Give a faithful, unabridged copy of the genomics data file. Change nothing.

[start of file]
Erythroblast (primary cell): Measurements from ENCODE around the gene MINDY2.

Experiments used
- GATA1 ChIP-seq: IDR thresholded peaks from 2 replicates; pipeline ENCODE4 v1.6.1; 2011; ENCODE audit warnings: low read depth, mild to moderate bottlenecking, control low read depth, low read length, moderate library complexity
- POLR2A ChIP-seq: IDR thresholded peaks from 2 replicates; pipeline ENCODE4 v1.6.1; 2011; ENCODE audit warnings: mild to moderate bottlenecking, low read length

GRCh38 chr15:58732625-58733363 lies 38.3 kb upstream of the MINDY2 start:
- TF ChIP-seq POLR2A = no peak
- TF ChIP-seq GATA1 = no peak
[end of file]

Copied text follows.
Erythroblast (primary cell): Measurements from ENCODE around the gene MINDY2.

Experiments used
- GATA1 ChIP-seq: IDR thresholded peaks from 2 replicates; pipeline ENCODE4 v1.6.1; 2011; ENCODE audit warnings: low read depth, mild to moderate bottlenecking, control low read depth, low read length, moderate library complexity
- POLR2A ChIP-seq: IDR thresholded peaks from 2 replicates; pipeline ENCODE4 v1.6.1; 2011; ENCODE audit warnings: mild to moderate bottlenecking, low read length

GRCh38 chr15:58732625-58733363 lies 38.3 kb upstream of the MINDY2 start:
- TF ChIP-seq POLR2A = no peak
- TF ChIP-seq GATA1 = no peak